**Updated Saturday, February 6, 2021**
Governor Cuomo announced updates to the Guidelines for Religious and Funeral Services.
Effective February 2, 2021, the maximum occupancy for funeral homes is 50% (up from 33%) of the maximum occupancy for a particular area as set by the certificate of occupancy when available.
CLICK TO READ Reopening New York – Guidelines for Religious and Funeral Services
These guidelines apply to all religious and funeral gatherings, including burial and committal services, statewide.
Masks continue to be mandated by New York State and are required to attend funeral services.
**Updated Friday, July 17, 2020**
DOH Emergency Rule on Masks / As of July 9, 2020
Funeral Homes MUST Require Face Coverings
Pikuach nefesh (Hebrew: פיקוח נפש, “saving a life”) describes the principle in Jewish law that the preservation of human life overrides virtually any other religious rule.
Please observe this rule when entering our facility
Non-compliance puts our business in jeopardy of local and state enforcement of monetary fines and possible loss of license. State leadership encourages community members to report non-conforming businesses. Consider the implications your actions may have on our business, employees and the family’s wishing to Honor, Remember and Celebrate their loved one.
the Finger Lakes Region [Monroe County] is in Phase Four allowing the funeral homes to hold public visitations and services under government-mandated restrictions:
The owner, Jarrod Krieger, has integrated the following “social distancing” provisions for visitations and services held inside our facilities:
- 33% occupancy for public visitation at our facilities limits total occupancy to 30 individuals in a visitation room at the same time
- Socially distant “lines” are able to form inside our facilities within the constraints of social distance definitions. Our staff will direct guests in both direction and socially distant spacing
- 33% occupancy for public services in our chapel limits total occupancy to 40 individuals in the chapel at the same time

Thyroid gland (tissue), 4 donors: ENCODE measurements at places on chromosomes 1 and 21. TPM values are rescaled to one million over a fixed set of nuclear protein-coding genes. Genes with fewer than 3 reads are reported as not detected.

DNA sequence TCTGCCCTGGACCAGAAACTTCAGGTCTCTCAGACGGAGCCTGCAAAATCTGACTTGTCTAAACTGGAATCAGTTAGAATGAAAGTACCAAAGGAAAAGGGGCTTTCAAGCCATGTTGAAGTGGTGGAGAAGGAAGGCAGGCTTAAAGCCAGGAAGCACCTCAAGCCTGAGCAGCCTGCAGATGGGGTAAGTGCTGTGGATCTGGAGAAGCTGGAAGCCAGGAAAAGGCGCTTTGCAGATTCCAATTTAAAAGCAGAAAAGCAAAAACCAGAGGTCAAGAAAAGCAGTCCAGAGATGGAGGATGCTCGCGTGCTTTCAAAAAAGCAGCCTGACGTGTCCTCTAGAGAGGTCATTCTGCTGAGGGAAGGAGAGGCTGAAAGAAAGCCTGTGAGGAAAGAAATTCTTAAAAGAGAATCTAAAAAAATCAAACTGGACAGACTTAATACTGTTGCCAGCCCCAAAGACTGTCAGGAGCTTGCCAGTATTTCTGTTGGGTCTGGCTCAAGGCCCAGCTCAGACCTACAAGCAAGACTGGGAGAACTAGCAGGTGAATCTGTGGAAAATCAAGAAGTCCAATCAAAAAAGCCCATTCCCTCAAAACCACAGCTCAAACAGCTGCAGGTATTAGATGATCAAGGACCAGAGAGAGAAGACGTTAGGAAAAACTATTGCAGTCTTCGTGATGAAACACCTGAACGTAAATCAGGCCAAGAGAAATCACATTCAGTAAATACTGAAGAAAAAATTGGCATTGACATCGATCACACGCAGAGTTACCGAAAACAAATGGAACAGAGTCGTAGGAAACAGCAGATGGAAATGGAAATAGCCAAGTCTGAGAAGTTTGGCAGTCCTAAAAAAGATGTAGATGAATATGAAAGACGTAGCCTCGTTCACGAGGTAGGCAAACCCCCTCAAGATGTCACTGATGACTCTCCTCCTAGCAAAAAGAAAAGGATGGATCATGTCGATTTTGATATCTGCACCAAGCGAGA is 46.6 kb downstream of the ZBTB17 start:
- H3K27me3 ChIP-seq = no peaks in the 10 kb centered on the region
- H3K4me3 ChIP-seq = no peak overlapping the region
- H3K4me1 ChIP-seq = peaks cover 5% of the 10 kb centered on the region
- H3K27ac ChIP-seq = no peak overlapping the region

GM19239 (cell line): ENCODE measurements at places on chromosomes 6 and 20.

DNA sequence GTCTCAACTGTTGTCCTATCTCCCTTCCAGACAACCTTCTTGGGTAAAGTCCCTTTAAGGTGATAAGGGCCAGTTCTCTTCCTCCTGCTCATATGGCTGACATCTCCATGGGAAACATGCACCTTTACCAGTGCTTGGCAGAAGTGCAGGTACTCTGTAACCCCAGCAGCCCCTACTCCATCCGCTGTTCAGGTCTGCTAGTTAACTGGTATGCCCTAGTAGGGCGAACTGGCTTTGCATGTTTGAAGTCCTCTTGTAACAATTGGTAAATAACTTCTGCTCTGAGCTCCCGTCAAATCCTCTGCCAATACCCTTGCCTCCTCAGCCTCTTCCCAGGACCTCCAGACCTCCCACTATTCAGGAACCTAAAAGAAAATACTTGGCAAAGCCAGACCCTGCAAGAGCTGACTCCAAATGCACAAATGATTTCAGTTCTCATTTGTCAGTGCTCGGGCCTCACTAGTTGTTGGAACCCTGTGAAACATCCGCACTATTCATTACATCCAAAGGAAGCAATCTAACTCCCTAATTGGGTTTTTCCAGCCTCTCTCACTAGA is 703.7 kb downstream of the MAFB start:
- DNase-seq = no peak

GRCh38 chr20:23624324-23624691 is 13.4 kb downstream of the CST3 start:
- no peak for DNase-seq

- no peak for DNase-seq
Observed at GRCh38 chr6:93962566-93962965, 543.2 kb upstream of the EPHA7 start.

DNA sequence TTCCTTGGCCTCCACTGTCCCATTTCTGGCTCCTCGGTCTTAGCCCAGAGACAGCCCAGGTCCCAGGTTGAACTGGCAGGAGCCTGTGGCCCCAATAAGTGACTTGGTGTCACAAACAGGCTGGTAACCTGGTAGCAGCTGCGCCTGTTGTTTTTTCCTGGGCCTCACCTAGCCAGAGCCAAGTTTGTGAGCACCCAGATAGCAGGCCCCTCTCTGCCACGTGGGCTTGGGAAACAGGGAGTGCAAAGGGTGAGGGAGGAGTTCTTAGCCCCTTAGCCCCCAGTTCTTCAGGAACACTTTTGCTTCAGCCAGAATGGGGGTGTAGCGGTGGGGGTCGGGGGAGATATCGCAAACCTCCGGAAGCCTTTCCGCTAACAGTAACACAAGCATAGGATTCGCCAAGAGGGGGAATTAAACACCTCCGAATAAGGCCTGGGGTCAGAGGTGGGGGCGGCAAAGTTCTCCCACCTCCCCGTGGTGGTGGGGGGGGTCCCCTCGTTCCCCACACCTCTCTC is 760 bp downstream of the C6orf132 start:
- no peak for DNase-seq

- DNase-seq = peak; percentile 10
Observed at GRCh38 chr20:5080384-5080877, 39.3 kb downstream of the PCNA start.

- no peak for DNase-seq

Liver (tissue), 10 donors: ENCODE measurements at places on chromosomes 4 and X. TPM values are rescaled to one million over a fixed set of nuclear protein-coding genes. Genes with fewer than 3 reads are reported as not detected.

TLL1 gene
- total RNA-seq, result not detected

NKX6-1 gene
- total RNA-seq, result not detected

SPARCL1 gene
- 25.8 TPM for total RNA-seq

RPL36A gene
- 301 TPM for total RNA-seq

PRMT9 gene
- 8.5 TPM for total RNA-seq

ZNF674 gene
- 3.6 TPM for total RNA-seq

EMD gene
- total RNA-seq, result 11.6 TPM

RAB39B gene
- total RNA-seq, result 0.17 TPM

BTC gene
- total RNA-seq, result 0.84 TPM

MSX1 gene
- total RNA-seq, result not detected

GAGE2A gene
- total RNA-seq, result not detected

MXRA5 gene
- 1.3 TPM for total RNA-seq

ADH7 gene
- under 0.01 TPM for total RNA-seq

- Masks or face-coverings are required during visitations and services
- 6 foot social distancing must be observed
- Outdoor gatherings allow for a maximum capacity of 50 people
- [NOTE: Each outdoor venue may set its own limitations at less than 50 people. When services are held away from the funeral home we must observe the guidence and rules of the selected venue]
Jarrod Kriger and the staff recognize and hear the unhappiness experienced by families wishing to Honor, Remember and Celebrate their loved ones under these restrictions. We remain committed to creating solutions meeting the needs of our families while continuing to honor a social contract to follow the rules and regulations from state and local leadership.
Additionally, we recognize our community’s social isolation fatigue [not visiting loved ones in the hospital or nursing home, not celebrating birthdays publicly, the inability to Honor, Remember and Celebrate loved ones…]. We share this fatigue as individuals and as funeral service professionals limited in our ability to support individuals walking their individualized grief pathway.
We are available by e-mail at Jarrod@brighton.com or phone (585) 427-8520 to discuss questions and concerns for any member of our community.
Jarrod M. Krieger
President & Owner
Below is a letter from the Rochester Board of Rabbis:
Dear Members of the Rochester Jewish community,
We find ourselves at a very difficult time when social distancing is our number one priority in stopping the spread of the COVID-19 virus. With the request of our government, we understand that lowering the amount of people present at any gathering will lead to preserving and saving life.
With great pain, we must address what will take place when families face the passing of a loved one. We always encourage others to honor the deceased and pay respects to the family, which usually results in large gatherings. Currently, this is not possible. The necessary protocol for all funerals is to hold a graveside service with immediate family aiming to have a gathering of 10 for the family to recite the mourner’s Kaddish. This will allow the appropriate distance between people while still conducting all necessities of a funeral service.
We understand that this is a pressing time in our lives and the world at large. At a funeral, our Mitzvah is to show the proper Kavod, honor to the deceased. In today’s situation, we believe that the highest level of Kavod we can give to the Neshama is to display the greatest concern for preserving life.
In response to conduct during Shiva, we ask that no visiting hours be scheduled and that minyanim at the mourner’s home not take place. We encourage that the Shiva visit be accomplished through phone call or skype.
We invite all families who face the pain of loss to speak with their Rabbi to plan accordingly during their time of grief.
May this difficult moment in our history find an end. May the tears of sorrow and pain transform to a day when tears of joy and celebration fill our world.
With sincere wishes of safety and health,
Rochester Board of Rabbis,
Rabbi Avi Kilimnick, President